“Piglet noticed that even though he had a Very Small Heart, it could hold a rather large amount of Gratitude.”
― A.A. Milne, Winnie-the-Pooh
A few days ago, I was reading through my twitter feed. It seemed as if each of my friends was complaining. Complaints about their neighbors, their co-workers, or unknown callers, professors and teachers, spouses and children…it was a smorgasbord of complaints.
I wondered if these people are really this unhappy.
Or is it just convenient to take to social media to complain?
Gratitude – actively focusing on being thankful for what you have rather than a focus on what you lack.
~ Gayle Tabor This definition is my own – and I hope Webster (and everyone else) will forgive my latitude.
How much gratitude do you have?
The John Templeton Foundation commissioned a survey to determine how thankful Americans were. The polling firm Penn Shoen Berland surveyed over 2,000 people in the United States, capturing perspectives from different ages, ethnic groups, income levels, religiosity, and more. Their results provide an unprecedented snapshot of gratefulness in America.
According to the Greater Good website at Berkeley.edu:
This poll suggests that people think their own gratitude is increasing, while everyone else’s is going down.
The good news? This is impossible, and likely due to a well-documented bias: we’re better at noticing and tallying what we personally do than what other people do. It may also be the case that Americans have simply gotten worse at expressing gratitude to each other. According to the data, most of the people surveyed are feeling more grateful today, and only lack in their tendency to say “thanks”—despite knowing that expressing gratitude can bring more happiness, meaning, professional success, and interpersonal connection into their lives.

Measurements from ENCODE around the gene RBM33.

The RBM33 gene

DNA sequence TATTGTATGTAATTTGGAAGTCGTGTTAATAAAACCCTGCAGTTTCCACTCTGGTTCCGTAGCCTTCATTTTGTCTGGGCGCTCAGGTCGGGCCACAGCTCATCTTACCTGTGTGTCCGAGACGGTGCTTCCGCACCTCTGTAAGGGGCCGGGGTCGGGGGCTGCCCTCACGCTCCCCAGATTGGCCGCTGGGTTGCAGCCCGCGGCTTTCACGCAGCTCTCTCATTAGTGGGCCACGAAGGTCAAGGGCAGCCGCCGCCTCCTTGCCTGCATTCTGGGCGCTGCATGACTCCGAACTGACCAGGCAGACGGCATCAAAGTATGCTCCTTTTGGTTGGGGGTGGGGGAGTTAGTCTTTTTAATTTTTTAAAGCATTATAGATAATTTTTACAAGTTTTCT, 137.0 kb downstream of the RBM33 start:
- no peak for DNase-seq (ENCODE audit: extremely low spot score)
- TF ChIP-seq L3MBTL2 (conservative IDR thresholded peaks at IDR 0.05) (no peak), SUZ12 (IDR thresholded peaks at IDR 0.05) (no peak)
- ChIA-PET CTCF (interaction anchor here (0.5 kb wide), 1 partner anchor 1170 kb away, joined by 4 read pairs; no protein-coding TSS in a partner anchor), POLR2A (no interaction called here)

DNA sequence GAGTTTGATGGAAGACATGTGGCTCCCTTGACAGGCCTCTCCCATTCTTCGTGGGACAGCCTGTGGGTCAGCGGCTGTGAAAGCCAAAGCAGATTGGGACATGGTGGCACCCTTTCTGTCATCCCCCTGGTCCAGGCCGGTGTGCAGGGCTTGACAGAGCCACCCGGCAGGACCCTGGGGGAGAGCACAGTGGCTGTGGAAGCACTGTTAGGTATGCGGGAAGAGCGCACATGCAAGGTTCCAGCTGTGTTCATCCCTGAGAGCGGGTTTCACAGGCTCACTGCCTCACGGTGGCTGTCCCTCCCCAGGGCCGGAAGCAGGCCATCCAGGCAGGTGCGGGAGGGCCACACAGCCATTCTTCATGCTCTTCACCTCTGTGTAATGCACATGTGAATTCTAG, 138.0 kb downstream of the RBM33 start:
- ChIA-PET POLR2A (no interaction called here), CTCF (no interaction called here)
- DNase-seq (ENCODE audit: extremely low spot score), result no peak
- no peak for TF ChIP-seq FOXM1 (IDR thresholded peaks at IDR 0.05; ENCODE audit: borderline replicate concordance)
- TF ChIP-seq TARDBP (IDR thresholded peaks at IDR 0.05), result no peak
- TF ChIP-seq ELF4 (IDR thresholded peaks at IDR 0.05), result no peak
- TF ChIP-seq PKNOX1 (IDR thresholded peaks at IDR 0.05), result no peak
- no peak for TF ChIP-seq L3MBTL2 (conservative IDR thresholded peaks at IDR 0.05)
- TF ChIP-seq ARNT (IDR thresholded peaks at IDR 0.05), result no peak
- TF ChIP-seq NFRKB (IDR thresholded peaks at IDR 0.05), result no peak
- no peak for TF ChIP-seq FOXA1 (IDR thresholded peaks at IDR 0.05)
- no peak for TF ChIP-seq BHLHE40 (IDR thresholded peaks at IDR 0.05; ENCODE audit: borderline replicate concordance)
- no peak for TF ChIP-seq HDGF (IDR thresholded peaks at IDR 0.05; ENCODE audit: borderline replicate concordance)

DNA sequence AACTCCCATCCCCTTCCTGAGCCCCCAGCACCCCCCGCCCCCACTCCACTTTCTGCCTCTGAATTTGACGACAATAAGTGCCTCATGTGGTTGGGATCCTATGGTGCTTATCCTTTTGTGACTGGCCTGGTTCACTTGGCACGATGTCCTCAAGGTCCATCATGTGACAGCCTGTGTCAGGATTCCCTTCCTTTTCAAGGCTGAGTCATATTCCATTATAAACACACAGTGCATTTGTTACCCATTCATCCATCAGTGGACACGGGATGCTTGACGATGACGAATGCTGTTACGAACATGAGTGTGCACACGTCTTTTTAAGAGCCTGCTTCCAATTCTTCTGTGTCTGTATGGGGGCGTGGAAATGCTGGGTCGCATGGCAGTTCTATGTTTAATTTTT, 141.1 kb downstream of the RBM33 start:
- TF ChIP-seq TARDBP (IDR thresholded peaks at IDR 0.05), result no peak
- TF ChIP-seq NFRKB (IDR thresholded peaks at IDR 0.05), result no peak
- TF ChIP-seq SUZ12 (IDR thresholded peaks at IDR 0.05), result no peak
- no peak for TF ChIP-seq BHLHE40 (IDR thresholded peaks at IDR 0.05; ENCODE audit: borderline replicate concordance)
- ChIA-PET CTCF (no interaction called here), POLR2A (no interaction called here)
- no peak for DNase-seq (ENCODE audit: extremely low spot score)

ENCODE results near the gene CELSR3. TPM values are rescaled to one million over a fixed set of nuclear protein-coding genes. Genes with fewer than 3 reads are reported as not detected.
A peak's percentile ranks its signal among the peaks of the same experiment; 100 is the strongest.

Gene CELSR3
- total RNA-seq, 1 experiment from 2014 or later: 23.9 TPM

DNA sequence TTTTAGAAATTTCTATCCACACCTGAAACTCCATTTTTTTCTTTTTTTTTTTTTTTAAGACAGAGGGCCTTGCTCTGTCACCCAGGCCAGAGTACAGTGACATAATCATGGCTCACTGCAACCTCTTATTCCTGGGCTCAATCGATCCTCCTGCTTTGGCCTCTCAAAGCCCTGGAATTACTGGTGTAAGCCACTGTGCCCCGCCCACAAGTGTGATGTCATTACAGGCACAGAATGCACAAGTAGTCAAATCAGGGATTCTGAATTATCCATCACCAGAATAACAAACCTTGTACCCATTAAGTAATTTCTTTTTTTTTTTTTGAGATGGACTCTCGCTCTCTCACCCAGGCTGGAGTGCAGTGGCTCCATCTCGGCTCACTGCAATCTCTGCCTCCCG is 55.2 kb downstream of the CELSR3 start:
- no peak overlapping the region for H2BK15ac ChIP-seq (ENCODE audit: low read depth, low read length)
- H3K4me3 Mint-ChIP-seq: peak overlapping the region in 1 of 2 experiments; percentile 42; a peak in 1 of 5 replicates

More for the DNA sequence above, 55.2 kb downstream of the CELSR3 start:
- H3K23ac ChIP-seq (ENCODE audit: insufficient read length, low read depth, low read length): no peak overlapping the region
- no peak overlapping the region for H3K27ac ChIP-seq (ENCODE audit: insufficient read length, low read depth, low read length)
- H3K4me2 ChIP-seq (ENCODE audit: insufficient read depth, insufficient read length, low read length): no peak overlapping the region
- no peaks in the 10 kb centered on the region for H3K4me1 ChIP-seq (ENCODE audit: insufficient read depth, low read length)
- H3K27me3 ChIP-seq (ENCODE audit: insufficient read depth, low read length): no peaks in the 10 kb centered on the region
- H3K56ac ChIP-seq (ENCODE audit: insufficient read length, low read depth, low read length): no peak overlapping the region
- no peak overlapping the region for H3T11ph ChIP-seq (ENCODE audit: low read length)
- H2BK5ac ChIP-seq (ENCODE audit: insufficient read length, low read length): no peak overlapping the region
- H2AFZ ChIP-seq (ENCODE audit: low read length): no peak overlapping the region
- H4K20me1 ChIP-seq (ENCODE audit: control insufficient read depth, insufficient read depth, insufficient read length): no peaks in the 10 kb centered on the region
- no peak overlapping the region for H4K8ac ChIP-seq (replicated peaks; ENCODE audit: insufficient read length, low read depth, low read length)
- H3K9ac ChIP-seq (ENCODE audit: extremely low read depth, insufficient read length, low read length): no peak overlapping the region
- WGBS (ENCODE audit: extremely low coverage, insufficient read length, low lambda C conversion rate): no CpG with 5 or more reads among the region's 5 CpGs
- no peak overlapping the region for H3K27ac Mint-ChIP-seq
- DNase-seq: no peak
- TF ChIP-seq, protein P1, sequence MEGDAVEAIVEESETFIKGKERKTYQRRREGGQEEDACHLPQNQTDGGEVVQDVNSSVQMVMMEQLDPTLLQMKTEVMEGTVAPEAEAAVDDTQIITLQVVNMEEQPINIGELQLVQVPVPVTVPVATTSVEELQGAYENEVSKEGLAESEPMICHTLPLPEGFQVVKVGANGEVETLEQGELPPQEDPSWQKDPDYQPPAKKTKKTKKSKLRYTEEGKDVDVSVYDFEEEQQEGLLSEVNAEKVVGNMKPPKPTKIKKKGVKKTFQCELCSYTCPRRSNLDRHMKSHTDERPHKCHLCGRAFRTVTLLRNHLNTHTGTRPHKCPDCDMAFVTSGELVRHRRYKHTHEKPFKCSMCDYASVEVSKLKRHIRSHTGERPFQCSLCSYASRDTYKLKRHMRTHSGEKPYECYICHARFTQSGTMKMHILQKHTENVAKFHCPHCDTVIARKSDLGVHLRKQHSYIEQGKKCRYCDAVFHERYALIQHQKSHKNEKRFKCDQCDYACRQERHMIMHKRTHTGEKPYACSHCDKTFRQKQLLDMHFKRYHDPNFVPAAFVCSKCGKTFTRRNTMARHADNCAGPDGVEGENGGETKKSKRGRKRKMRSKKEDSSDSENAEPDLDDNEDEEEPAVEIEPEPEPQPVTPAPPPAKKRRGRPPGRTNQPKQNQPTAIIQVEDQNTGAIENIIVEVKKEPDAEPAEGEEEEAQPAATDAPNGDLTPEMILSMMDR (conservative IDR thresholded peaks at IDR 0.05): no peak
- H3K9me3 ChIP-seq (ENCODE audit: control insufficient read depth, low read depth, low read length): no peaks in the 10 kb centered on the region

Is this true? Are we just not good at expressing gratitude?
The past few years I participated in the annual Facebook and Twitter Tradition of posting Thirty Days of Thankful (AKA #30daysofthankful) for the month of November. Each year, as I pounded out my thirty day, I was haunted by the idea that it just wasn’wasn’t enough! AND by how hard it was by the last few days of the month to find the words (not to be thankful but to find the words to post). This year, I decided not to participate (but to write this post instead). Since it is now several days into December (and I’ve been working on this since the first of November) I think we can all agree these words aren’t coming easy either. <grin>
However, my inability to find words has little to do with the gratitude I feel.
Or does it? If I am not expressing gratitude, what am I expressing?
As I stated in the beginning it is easy on social media and in life to find someone who is complaining. However, are they really that unhappy or is it just easy (and a habit) to complain?
My guess is that the answer lies in all of the above. Gratitude is hard to express. We all have some reason to be unhappy. And, it’s so easy to complain than address real problems.
What should we do?
The answer is simple – be thankful! There are a myriad of reasons why (I’ve listed some here):
It’s good for your heart – A 1995 study in the American Journal of Cardiology showed that appreciation and positive emotions are linked with changes in heart rate variability.